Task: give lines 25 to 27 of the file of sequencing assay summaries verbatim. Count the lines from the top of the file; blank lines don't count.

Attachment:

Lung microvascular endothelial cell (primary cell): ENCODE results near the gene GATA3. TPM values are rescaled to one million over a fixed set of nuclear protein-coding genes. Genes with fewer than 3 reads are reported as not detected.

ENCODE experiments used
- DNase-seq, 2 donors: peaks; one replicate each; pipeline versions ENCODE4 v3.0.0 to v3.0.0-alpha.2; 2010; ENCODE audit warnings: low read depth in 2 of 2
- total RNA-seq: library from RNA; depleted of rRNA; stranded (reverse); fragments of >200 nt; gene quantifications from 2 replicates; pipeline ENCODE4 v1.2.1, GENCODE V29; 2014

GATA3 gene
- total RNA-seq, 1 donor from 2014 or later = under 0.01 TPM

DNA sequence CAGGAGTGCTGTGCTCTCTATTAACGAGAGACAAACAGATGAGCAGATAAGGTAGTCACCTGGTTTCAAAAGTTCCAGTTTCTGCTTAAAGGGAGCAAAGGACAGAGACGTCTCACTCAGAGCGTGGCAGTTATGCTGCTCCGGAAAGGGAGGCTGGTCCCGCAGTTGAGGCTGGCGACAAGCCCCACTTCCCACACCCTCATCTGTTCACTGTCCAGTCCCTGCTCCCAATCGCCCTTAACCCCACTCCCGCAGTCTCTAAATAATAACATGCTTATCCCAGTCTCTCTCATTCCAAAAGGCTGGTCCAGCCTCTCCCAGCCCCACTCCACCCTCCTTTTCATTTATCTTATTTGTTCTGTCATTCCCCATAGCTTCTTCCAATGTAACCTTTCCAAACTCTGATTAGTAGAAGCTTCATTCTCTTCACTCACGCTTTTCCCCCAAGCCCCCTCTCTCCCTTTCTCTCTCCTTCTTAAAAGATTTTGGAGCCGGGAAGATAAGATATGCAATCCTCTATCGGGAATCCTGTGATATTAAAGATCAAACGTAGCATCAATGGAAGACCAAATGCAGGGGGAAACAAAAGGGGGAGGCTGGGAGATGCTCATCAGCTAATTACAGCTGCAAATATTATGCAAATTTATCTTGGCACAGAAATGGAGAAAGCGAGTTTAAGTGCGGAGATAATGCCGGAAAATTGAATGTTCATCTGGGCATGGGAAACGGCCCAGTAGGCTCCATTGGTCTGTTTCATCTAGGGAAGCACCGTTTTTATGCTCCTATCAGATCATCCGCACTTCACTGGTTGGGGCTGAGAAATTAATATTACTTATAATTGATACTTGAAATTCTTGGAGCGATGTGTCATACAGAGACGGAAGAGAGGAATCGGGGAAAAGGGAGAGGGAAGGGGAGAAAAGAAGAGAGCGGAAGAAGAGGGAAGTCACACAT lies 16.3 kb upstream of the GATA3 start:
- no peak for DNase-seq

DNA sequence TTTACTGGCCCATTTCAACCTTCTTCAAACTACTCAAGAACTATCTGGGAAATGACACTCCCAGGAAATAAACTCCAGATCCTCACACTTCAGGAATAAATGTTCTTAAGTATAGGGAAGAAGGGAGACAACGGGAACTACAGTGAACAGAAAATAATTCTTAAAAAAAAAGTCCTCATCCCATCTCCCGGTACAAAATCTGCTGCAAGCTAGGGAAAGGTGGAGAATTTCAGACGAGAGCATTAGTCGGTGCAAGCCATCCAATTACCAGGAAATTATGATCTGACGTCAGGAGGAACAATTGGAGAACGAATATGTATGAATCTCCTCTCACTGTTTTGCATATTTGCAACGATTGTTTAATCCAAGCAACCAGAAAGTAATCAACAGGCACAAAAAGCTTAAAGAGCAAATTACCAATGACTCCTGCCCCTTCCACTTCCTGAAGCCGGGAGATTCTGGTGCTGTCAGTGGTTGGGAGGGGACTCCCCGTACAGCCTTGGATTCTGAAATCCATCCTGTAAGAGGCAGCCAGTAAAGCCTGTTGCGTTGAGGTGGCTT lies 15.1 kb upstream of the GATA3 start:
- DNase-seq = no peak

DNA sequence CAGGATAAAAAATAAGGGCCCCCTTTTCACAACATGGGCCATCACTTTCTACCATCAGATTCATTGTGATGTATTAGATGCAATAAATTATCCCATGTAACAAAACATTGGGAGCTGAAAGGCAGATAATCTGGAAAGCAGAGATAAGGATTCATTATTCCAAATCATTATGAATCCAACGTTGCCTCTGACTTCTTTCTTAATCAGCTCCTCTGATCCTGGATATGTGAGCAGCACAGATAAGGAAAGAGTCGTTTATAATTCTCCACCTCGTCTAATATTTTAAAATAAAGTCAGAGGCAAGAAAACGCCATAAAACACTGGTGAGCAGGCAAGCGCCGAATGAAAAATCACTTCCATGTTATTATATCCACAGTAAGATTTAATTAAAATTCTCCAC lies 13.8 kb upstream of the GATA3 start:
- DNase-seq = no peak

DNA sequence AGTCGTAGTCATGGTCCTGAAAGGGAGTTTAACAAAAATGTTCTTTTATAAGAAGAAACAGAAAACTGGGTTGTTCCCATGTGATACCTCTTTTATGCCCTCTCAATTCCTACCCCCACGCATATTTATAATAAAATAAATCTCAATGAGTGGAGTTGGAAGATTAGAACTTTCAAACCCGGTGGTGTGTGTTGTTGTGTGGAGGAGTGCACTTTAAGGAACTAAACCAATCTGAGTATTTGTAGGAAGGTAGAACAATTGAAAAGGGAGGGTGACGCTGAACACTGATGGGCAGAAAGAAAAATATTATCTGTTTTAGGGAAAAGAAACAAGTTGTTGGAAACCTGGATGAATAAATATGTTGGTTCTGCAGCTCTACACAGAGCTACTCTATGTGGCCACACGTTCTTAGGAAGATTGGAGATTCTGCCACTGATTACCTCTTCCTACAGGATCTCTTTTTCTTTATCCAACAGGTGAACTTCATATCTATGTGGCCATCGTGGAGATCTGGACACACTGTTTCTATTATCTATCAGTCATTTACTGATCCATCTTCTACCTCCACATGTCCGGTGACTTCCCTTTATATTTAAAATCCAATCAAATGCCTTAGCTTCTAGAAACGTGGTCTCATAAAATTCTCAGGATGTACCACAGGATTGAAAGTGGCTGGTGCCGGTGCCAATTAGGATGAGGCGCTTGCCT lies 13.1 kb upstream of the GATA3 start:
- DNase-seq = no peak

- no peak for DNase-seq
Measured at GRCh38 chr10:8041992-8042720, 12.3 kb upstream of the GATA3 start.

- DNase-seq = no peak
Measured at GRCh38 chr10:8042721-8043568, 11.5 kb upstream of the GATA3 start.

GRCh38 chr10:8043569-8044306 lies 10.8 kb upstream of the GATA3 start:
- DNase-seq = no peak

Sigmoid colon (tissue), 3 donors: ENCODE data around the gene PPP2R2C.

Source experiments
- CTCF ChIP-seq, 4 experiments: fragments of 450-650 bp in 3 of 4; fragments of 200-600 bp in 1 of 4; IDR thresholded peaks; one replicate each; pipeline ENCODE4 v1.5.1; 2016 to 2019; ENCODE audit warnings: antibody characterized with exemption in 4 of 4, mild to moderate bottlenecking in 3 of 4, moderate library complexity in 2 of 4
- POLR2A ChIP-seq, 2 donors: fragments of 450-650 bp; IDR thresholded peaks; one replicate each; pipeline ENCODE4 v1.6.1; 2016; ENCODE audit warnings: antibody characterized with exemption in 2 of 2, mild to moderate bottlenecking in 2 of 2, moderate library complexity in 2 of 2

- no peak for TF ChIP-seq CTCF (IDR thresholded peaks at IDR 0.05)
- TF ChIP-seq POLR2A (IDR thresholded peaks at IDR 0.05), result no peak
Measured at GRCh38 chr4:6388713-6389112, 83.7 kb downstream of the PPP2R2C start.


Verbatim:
- no peak for TF ChIP-seq CTCF (IDR thresholded peaks at IDR 0.05)
- TF ChIP-seq POLR2A (IDR thresholded peaks at IDR 0.05), result no peak
Measured at GRCh38 chr4:6388713-6389112, 83.7 kb downstream of the PPP2R2C start.